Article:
In today’s education climate, parents, teachers and school leaders are often confused about the direction of education and what and how children are learning. For anyone interested in the minefields that young people navigate in schools today, this book exposes the ills, questions the status quo, engages the reader in a common-sense way, and provides solutions to the confusion created in schools. The culmination of over exposure of young children to Lesbian, Gay, Transgender, Queer/Questioning, Intersex, and Asexual (LGBTQIA) topics, the banning of religion in schools, and the runaway train of illegal immigration creates confusion that won’t soon pass. In addition, the trend for politicians to appoint superintendents of schools, commissioners of education (at state and federal levels), and other education leaders who do not have experience or formal training in education is confusing and disturbing. Would anyone visit a doctor who was not experienced in medicine? It’s not likely. There are gray areas in schools that are becoming standard practice. This top–down confusion leads everyone to ask the question: Is Gray the New Pink in Education?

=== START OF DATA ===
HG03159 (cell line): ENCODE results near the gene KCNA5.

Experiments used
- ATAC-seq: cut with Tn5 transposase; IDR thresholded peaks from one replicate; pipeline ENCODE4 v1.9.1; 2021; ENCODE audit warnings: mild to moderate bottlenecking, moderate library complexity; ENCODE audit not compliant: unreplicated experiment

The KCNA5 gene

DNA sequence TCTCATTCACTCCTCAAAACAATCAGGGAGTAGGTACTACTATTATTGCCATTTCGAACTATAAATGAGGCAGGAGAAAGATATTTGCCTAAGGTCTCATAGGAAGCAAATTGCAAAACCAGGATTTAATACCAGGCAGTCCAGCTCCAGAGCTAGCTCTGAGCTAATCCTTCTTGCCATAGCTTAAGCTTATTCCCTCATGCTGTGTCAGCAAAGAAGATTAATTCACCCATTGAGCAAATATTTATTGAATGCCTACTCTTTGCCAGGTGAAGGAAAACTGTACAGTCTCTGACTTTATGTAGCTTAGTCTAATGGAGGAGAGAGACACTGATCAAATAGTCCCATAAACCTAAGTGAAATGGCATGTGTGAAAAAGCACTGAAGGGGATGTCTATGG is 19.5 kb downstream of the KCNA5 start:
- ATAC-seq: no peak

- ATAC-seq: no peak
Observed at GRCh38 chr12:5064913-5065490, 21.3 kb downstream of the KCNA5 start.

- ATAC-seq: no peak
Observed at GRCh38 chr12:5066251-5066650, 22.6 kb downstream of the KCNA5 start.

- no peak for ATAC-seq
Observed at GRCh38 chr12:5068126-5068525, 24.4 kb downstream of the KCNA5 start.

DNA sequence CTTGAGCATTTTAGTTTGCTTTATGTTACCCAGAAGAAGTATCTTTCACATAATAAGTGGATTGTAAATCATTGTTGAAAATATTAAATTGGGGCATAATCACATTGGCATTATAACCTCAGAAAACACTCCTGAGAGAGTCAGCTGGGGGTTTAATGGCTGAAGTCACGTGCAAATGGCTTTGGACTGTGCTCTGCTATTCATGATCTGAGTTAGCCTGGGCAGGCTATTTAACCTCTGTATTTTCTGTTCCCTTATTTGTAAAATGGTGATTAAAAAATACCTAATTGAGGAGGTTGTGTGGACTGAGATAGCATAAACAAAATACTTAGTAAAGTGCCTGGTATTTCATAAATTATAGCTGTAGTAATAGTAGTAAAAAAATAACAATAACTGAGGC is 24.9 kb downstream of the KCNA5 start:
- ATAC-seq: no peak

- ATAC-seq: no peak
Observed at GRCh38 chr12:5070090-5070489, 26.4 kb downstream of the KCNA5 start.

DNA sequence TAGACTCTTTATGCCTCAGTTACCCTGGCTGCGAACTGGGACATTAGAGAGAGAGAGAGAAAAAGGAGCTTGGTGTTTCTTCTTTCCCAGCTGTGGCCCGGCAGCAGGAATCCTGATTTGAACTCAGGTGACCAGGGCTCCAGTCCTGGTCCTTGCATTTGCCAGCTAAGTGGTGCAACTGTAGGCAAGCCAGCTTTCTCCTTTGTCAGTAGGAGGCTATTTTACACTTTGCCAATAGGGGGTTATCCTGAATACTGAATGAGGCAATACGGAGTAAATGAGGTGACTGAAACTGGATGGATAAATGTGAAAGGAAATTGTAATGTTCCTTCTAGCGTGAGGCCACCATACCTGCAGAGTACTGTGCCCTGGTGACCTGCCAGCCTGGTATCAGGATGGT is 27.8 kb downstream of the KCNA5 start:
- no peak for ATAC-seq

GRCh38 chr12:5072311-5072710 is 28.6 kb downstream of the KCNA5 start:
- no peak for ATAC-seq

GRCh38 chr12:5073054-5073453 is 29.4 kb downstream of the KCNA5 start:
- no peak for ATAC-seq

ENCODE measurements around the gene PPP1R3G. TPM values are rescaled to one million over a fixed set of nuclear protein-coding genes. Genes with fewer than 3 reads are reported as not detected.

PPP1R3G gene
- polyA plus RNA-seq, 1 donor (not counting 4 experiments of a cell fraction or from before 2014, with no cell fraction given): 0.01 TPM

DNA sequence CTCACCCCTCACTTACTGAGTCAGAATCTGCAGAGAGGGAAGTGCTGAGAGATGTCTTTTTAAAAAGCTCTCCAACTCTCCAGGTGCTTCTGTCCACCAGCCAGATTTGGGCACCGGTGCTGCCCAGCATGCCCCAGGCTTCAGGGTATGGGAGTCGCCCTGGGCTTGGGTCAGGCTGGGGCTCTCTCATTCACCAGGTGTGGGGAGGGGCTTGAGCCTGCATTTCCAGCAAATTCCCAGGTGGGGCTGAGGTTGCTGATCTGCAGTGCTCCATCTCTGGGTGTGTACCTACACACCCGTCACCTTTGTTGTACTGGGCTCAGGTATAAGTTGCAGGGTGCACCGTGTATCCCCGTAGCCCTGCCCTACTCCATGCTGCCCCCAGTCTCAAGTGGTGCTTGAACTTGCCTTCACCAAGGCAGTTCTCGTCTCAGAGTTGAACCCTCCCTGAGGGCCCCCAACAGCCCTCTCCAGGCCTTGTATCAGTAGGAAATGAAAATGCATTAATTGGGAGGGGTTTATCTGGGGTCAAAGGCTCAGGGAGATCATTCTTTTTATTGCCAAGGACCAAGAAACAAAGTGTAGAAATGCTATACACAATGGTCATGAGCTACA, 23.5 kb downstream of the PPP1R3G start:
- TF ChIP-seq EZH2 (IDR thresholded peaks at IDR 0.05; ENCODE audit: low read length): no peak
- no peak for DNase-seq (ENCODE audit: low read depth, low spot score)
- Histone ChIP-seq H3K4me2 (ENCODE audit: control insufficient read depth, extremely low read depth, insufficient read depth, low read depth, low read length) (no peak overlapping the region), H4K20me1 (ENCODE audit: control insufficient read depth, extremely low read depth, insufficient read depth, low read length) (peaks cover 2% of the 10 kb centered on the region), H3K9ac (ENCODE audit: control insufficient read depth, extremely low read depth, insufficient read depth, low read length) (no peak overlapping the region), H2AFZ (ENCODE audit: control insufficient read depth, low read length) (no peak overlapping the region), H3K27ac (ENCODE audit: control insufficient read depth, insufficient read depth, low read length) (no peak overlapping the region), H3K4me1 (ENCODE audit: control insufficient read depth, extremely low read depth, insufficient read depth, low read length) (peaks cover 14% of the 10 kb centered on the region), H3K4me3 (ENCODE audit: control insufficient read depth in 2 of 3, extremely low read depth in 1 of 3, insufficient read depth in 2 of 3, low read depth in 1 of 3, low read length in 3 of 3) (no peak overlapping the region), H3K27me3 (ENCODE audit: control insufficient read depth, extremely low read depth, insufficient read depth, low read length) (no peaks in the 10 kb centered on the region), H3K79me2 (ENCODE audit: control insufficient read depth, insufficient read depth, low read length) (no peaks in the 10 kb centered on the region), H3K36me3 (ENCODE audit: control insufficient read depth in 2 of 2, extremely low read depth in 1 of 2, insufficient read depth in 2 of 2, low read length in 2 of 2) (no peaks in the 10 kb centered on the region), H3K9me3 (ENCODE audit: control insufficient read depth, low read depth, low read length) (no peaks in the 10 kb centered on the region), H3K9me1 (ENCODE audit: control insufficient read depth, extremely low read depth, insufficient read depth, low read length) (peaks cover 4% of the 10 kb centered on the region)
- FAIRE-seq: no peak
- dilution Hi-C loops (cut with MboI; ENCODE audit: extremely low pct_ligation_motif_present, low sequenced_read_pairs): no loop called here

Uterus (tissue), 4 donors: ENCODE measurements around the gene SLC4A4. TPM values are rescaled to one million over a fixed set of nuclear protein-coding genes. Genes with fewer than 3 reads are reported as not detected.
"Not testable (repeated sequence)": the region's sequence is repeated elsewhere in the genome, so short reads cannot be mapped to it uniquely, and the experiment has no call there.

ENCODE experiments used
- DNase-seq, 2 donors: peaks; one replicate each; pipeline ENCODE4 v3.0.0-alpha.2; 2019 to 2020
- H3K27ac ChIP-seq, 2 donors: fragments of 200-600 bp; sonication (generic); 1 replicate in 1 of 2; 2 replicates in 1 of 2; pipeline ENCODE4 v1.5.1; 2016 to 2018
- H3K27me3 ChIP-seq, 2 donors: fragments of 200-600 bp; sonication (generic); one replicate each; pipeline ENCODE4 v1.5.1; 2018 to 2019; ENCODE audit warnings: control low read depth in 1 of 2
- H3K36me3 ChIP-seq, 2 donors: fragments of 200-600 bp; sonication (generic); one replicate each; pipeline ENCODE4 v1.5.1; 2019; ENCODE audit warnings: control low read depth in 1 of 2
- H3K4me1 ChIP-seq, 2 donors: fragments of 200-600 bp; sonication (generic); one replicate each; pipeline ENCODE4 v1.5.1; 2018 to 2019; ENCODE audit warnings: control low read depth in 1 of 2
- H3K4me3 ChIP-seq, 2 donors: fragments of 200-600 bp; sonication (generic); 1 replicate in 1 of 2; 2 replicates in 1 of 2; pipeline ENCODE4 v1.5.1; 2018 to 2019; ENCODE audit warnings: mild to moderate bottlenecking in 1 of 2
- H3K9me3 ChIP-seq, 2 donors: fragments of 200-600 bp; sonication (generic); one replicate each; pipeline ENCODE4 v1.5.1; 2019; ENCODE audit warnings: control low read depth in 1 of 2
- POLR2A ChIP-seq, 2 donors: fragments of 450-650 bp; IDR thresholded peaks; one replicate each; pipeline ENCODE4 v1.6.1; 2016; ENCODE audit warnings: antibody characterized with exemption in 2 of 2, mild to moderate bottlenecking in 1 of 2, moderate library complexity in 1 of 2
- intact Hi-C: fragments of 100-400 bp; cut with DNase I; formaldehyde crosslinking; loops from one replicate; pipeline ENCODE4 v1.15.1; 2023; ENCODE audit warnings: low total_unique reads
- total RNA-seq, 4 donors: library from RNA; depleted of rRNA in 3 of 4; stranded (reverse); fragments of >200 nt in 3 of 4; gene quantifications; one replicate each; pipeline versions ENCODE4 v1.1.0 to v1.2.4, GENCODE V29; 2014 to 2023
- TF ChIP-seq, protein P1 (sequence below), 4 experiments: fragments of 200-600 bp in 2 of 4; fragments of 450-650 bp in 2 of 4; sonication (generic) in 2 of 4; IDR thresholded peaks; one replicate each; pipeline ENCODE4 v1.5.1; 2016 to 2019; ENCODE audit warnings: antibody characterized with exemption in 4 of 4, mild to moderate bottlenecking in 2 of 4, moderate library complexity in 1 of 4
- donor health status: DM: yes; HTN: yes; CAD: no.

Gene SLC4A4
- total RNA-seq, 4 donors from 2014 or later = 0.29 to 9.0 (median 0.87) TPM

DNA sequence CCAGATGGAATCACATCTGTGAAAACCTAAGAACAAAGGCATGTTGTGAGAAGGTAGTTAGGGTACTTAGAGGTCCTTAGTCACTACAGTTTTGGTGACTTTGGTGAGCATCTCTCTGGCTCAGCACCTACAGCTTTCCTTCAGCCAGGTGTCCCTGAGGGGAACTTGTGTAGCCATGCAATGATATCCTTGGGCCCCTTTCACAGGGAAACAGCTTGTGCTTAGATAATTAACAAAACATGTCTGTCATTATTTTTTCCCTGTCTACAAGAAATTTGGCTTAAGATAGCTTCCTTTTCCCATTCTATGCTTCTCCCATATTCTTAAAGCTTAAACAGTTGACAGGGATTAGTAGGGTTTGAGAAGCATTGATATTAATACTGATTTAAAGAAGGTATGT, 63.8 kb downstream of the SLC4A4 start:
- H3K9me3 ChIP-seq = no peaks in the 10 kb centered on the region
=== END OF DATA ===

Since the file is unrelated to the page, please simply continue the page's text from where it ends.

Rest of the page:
Technology and multimodal texts must be included as part of the literacies we teach in 21st century schools. Implementing multiple modes of literacy requires that teachers shift their focus toward multiple genres and modes of text. This shift to the visual requires that teachers consider how students read images in the classroom, address visual literacy, and engage students in constructing visual texts. Students already live and communicate in a virtual world connected by expansive networks, and many also read young adult literature. Given this, researchers and practitioners in the field examine ways texts written for students can be combined with digital tools to craft more critical conversations around literary response and digital media consumption and production. This book explores ways adolescents read, engage, and construct meaning within the world around them and examines how teachers can leverage the use of young adult literature with digital practices within their classrooms.